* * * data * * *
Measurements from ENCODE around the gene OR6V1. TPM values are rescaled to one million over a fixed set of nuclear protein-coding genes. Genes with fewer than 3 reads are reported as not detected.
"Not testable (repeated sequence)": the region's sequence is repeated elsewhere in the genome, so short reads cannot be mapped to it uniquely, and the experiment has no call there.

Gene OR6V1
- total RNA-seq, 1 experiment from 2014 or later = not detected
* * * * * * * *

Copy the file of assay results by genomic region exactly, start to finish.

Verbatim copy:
Measurements from ENCODE around the gene OR6V1. TPM values are rescaled to one million over a fixed set of nuclear protein-coding genes. Genes with fewer than 3 reads are reported as not detected.
"Not testable (repeated sequence)": the region's sequence is repeated elsewhere in the genome, so short reads cannot be mapped to it uniquely, and the experiment has no call there.

Gene OR6V1
- total RNA-seq, 1 experiment from 2014 or later = not detected